My freshman year of college I went to a small school in Florida called Stetson University. It was their first year having a women’s soccer team and I decided to try out as walk-on player, which means I was not recruited with a scholarship. I had played soccer since fourth grade and was a decent player. I was particularly excited because I figured even if I was one of the worst players I’d be around people better than me and with practicing every day with a college-level coach I was bound to build my skills. Unfortunately, it didn’t happen that way.
The coach had never coached women before and had not coached at the college level. He was terrible. He insulted us, divided us, and it got to the point that I frequently cried before going to practice. I dreaded it. My skills were not improving and if anything were getting worse. But, I couldn’t quit. I had in my head that quitting something in the middle was a terrible thing to do. I’m not sure exactly where that came from. I know my mom would have supported me if I had quit, in fact seeing my pain she might have even been encouraging me to quit. I insisted I had to stick it out the whole season. Not because I felt an allegiance to the team, believe me, I was not an asset. I think I only played one game, when we were losing against University of Central Florida by 10-0. At that point the coach figured it couldn’t hurt to put me in. Instead I felt I couldn’t quit because of some rule that adults made up about quitting and how it was such a bad thing. I thought it would be bad for my resume or I would be asked about it in a job interview and then not get the job – because these are the type of skewed, messed up things I believed at age 18. Not once, ever, was I asked in a job interview about playing soccer.
There was one woman who had the courage to quit mid-way through the season. I wish I could remember her name. I stuck it out for the entire semester and finally in December quit. I later learned that 12 of the 20 women also quit. Clearly, it wasn’t just me who dreaded practice.
I have thought many times about this experience and why I didn’t quit sooner. I wish I had. It would have improved my grades, made life so much more enjoyable, and I would have got involved in other, more positive things.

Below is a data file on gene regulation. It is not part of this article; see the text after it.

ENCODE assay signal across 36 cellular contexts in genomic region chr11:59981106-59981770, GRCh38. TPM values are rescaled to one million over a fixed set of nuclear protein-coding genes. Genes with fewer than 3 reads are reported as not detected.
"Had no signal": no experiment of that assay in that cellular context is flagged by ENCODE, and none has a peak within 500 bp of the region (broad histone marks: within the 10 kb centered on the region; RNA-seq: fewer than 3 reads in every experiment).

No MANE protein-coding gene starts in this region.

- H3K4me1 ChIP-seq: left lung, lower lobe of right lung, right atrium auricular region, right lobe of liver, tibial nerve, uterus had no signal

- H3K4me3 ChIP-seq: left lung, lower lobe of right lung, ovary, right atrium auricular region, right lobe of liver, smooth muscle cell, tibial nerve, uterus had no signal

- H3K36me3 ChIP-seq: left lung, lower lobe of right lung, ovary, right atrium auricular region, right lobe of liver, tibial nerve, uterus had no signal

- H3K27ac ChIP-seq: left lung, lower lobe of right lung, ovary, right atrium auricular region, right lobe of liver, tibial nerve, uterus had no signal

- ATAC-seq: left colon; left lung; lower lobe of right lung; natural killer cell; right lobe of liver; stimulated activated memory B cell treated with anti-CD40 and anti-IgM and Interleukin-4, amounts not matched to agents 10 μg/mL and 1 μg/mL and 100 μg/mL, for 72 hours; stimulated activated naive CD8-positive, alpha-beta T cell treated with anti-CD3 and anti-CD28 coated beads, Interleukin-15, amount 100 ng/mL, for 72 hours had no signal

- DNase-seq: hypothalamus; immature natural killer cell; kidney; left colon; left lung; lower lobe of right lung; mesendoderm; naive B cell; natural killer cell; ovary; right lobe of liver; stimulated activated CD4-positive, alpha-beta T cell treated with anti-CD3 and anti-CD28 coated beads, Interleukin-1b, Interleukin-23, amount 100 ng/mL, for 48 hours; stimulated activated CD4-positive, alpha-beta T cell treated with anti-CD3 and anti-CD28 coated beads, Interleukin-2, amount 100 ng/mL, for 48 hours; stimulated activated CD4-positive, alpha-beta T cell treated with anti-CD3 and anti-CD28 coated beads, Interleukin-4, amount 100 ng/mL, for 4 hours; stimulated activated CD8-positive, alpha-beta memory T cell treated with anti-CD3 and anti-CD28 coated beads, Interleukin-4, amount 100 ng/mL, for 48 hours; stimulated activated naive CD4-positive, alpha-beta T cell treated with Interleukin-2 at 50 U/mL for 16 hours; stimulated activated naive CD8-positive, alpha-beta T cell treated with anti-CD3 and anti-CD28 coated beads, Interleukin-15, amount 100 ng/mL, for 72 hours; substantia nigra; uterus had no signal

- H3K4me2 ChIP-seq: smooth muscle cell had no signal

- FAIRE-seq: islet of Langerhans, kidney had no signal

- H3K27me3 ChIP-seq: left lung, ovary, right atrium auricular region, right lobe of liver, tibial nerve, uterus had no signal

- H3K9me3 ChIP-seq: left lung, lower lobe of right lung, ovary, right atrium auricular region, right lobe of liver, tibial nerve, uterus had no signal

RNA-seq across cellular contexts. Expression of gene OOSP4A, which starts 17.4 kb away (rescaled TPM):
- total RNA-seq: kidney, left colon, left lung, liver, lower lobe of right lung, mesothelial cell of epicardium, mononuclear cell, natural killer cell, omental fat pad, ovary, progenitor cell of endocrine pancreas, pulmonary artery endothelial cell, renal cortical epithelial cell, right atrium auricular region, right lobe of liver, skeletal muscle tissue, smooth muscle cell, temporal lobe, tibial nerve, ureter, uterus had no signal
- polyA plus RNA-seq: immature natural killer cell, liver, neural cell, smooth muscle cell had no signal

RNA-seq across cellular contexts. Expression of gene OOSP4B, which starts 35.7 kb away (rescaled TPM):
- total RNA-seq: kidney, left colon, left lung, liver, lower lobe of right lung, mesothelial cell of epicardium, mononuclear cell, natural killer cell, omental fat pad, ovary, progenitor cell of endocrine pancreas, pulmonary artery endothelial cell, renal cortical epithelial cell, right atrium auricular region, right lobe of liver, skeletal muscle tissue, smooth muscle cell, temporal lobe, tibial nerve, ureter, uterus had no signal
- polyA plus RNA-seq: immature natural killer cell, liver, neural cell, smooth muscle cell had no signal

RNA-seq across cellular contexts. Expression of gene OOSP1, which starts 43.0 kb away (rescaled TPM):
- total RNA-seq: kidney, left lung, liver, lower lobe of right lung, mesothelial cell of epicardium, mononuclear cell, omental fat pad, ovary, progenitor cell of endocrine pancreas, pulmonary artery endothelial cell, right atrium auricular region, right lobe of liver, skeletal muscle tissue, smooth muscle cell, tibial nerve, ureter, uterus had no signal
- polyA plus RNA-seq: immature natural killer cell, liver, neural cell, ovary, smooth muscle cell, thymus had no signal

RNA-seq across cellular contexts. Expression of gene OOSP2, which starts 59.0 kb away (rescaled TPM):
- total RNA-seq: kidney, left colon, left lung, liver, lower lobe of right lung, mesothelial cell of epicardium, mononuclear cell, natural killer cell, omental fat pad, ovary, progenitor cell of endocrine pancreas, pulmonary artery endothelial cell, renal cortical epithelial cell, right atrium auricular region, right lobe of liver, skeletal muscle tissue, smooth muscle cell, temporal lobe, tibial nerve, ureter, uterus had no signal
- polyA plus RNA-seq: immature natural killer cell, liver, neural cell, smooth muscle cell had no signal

I recently read this in another blog post – “if you never quit, you probably aren’t trying enough new things.”
Yes! That is so true! And, creativity is about trying new things. You cannot be creative unless you try new things. It is the very essence of creativity.
I recently heard a mom say that when her kids start something they aren’t allowed to quit. They have to see it through to the end. That end might be a full year, depending on what it is. Dang! That’s a big commitment for a kid (and even for an adult). That means if they start something and it’s horrible they have to suffer through it to the end. I get it. The parents are trying to teach perseverance and commitment and not walking away if something gets a little tough. These are all important skills. I think the challenge is to teach kids to not quit just because it gets a bit hard, but instead to teach them to think it through to make a conscious decision to quit.
A few years after that horrible soccer experience and after I graduated college, I ended up working at a small boarding school in Colorado. It was a toxic environment and I struggled with whether or not to stay the whole year. Over the winter holidays I left for a couple weeks to visit family. When I returned I walked into my room and my bed was gone. I finally figured out that another staff person has stolen it. Seriously, I am not making this up. To avoid boring you with the details I’ll just say that it was the last straw. Shortly after that I quit and ended up in a great job at Lakeside Bicycles in Portland, OR. The owner Gordon Haber taught me what it means to let employees bring creative ideas to work. I remember Memorial Day 1999. At the start of the day Gordon said to all of us that he was sorry we had to work on Memorial Day and to just take it easy. Feel free to play Nintendo or sit around reading magazines. While I thought this was very generous of him, I had other ideas. See, the week before he had given me the book Why We Buy to see if I might get some ideas for improving the shop. Well, if you tell me you want ideas you are going to get ideas. I realized if we rearranged the store we would sell more. Gordon humored me and so did the rest of the staff. We rearranged the shop based on my recommendations. The next month we sold more clothing than we did in the previous year! This was a much more valuable experience than being abused at that boarding school. Even though I was not at Lakeside Bicycles for long (I left to go to grad school in New Hampshire), I loved working for Gordon. He was tough, but kind. He was open to new ideas and let staff develop their strengths. In fact, he even offered to send me to bike mechanic school. But, I chose grad school instead.
Here is my point. Quitting is not a bad thing. It may be the best thing you have ever done. If you want to be creative sometimes you have to quit. Letting go opens up more possibilities. What are you holding on to that you need to let go of? Do you need a new job? Do you need to let go of that volunteer role you hate? What does your company do just because it always has? Is there a program you manage that needs to be dropped? What can you let your staff try that might fail, but might be a huge success? Creativity is always risky because we don’t know what will happen. Take a risk, quit, and get creative in other ways.
Here’s to quitting and creating!
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